What are cannabinoids?
Cannabinoids are vital to the health of cannabis plants and have evolved to protect the plant from insects and disease. They are sticky resinous compounds, so they cause insects to stick to them and die. They also have a strong odor which repels other species of insects. Finally, they exhibit notable antibacterial and antifungal effects, which protect hemp and cannabis plants from blight and other plant diseases.
All of the cannabinoids have an acidic form and a neutral form, for example, Tetrahydrocannabinolic acid (THCA) vs. tetrahydrocannabinol (THC). The acid form is the only form of cannabinoids that is produced in plants.
With exposure to heat, light, or oxygen in the atmosphere, cannabinoid acids lose a carbon dioxide molecule and become neutral. The acid forms have mild biological effects, but the vast majority of cannabinoid effects are exerted by the neutral forms of the molecules.
- One of the most abundant phytocannabinoids, thanks to selective breeding
- Negatively modulates cannabinoid CB1 and CB2 receptors, causing the body to produce more receptors and more endocannabinoids, improving overall signalling efficiency
- Activates serotonin 5-HT1a receptors, producing the same effect as normal serotonin release: a decrease of activity in the amygdala, the fear-response center of the brain
- Potent antioxidant thanks to the presence of 2 OH groups, seen at right
- Activates gene transcription factors that limit tumorigenesis and cell proliferation
Cannabidiolic Acid (CBDA)
- Identical to CBD except for the presence of the carboxyl group inside the red box: all cannabinoids are present in their acid forms in the plant, and get degraded into their neutral form via heat (burning) or light (over time)
- Potent inhibitor of COX 1 and 2 enzymes, responsible for production of prostaglandins and initiation of the inflammatory response
- Exhibits the antioxidant effects of CBD
Cannabigerolic acid (CBGA)
- Known as the “mother cannabinoid”, CBGA is the precursor to all of the other cannabinoids
- Via the specific enzymes found in the genes of the that plant, CBGA gets turned into the more abundant cannabinoids including CBDA and THCA as the plant matures. This leaves very little CBGA present by the time a plant is fully grown.
- The acid forms of cannabinoids get turned into their neutral, more well-known forms via heat during combustion, or over time with exposure to light
- All of the acid forms of cannabinoids will be designated with the red square.
- CBG has extensive antioxidant characteristics, with greater activity than both vitamins C and E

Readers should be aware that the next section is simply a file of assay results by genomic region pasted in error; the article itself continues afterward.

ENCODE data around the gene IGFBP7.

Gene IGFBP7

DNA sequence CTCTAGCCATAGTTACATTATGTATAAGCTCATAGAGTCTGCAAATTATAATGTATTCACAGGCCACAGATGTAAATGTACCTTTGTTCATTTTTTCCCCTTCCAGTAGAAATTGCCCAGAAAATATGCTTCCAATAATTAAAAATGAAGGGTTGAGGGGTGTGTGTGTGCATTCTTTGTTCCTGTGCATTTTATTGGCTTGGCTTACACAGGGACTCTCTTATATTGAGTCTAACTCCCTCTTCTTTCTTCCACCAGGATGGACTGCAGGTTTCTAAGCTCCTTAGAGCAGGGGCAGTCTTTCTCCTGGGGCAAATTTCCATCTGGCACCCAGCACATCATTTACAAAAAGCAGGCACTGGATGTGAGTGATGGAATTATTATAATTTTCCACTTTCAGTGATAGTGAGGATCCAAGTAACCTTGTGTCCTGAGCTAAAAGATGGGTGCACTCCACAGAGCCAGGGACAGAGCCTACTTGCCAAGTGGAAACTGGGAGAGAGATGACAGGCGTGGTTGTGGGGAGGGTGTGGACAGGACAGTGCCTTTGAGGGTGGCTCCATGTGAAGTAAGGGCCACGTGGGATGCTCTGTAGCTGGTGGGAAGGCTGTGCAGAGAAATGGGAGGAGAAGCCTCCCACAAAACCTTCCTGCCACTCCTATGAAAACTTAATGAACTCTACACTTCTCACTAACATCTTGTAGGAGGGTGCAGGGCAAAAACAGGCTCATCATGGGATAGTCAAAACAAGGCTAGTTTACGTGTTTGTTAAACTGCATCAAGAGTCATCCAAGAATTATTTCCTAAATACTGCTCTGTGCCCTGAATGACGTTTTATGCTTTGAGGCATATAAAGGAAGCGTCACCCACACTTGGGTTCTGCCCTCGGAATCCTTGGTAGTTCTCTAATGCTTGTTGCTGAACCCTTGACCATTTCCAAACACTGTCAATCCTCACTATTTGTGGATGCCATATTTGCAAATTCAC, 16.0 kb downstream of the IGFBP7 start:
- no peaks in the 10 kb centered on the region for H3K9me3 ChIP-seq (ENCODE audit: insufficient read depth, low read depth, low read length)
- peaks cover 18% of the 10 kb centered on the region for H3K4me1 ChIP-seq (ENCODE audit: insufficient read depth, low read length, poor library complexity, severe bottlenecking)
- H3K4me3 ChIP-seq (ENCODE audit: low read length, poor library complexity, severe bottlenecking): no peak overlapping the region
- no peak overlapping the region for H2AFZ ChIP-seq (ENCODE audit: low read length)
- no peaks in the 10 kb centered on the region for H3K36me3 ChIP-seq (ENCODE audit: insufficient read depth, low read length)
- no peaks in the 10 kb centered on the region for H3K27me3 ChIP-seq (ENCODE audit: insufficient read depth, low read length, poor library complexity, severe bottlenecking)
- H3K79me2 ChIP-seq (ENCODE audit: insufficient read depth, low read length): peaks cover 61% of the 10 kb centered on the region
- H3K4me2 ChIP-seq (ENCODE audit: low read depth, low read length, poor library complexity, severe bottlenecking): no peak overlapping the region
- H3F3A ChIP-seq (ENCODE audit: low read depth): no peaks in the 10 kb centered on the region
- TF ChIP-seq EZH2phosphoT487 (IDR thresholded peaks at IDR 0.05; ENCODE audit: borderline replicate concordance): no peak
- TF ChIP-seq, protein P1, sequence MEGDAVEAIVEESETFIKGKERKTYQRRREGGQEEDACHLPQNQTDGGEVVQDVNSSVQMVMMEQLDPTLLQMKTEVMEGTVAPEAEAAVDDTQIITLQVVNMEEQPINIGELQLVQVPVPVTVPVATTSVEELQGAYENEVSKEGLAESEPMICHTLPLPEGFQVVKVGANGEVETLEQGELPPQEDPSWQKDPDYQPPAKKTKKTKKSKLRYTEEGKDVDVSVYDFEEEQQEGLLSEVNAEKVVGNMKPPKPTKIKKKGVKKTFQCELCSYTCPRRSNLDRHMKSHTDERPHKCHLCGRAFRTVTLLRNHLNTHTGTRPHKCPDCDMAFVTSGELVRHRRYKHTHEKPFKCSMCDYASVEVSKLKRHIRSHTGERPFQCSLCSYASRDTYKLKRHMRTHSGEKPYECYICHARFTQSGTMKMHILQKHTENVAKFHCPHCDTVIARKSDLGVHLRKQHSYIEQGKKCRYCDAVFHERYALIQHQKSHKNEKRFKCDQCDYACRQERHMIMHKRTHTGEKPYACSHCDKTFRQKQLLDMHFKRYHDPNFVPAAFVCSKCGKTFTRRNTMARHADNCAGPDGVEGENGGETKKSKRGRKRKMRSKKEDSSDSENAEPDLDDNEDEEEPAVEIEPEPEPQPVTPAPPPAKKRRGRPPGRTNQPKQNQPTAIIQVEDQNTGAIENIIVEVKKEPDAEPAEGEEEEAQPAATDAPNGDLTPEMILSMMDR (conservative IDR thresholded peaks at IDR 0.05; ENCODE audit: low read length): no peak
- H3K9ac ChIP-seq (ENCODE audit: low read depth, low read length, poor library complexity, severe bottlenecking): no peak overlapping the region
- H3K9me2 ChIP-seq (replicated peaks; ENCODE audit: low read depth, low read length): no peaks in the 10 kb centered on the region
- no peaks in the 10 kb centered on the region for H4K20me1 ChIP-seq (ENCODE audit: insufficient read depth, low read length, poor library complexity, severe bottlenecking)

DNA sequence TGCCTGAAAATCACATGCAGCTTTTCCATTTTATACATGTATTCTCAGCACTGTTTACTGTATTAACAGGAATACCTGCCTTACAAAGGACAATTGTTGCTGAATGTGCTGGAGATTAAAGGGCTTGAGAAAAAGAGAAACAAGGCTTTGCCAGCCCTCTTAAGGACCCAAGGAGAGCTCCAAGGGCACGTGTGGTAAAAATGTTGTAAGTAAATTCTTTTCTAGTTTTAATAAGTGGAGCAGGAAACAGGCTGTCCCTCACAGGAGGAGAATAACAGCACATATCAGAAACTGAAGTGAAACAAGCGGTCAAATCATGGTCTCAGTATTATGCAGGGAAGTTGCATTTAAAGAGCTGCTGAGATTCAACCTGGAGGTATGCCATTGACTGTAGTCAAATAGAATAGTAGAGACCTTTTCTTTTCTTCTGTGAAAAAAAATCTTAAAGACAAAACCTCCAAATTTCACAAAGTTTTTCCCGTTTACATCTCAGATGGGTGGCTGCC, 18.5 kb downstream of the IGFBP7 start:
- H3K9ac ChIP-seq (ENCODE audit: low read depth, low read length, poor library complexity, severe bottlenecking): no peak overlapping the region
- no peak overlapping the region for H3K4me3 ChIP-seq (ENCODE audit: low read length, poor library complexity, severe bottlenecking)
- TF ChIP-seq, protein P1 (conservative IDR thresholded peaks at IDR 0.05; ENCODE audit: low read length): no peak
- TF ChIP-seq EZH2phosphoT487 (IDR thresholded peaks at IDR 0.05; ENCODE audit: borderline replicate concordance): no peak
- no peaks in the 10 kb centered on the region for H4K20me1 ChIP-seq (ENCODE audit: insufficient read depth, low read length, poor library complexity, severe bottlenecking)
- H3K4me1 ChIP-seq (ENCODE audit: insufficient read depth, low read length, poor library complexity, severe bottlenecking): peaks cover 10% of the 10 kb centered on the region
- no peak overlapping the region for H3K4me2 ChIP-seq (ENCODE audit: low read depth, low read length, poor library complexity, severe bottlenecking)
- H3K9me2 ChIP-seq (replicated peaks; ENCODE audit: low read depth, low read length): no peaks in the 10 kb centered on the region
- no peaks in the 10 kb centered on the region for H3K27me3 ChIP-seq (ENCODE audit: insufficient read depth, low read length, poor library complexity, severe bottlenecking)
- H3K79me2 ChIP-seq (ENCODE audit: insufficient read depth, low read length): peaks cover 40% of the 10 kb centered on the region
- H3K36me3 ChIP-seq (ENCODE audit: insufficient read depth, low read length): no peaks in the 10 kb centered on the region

- CBG acts as an antagonist of both CB1 and CB2 receptors, counteracting the effects of THC which is an agonist: this is how it produces the high
- CBG prevents the reuptake of GABA, which is the brain’s primary inhibitory neurotransmitter. This means CBG allows more GABA to remain effective in the brain.
- Cannabinoids with the suffix “-varin” have their sidechain shortened by 2 carbons, seen here in the green box.
- CBDV increases levels of the inhibitory neurotransmitter GABA, which is the mechanism of several antiepileptic medications
- Is a mild antagonist of both CB1 and CB2 receptors
- Increases the amount of CB1 receptors present in the brain, modifying the effects of other cannabinoids and endocannabinoids
- Inhibits TRPV and TRPA receptors, which are key players in the nervous response to painful stimuli
- Limits hyperactivity of glands, especially those which produce sebum, the oil that covers our skin
- Stabilizes the peristaltic cycle of smooth muscles in mammals, having no effect on healthy individuals
- Potent inhibitor of a newly discovered cannabinoid receptor, GPR55
- Inhibits all phases of the cell cycle, limiting unwanted tissue growth, or tumorigenesis
- Interacts with the levels and efficacy of several other cannabinoids that act on the peripheral nervous system (sensory nerves)
Tetrahydrocannabinolic acid (THCA)
- The most abundant cannabinoid present in most plants, thanks to selective breeding
- Strongly inhibits the effect of TNF-α, an immune system chemical implicated in many autoimmune disorders
- After heating or drying, the carboxyl group breaks off and the molecule becomes THC
- The most abundant cannabinoid
- It is the only direct agonist of CB1 receptors, which produces the “marijuana high”
- Inhibits several inflammatory processes including production of cytokines known as prostaglandins
- Reduces neuronal excitability, which is a notable characteristic of many epileptic conditions
- Identical to THC except for the shortened sidechain denoted by the green box
- Antagonist of CB1 receptors, counteracting the effects of THC
- Partial agonist of CB2 receptors, having the effect of buffering certain immune system processes and raising initiation thresholds for certain unwanted autoimmune reactions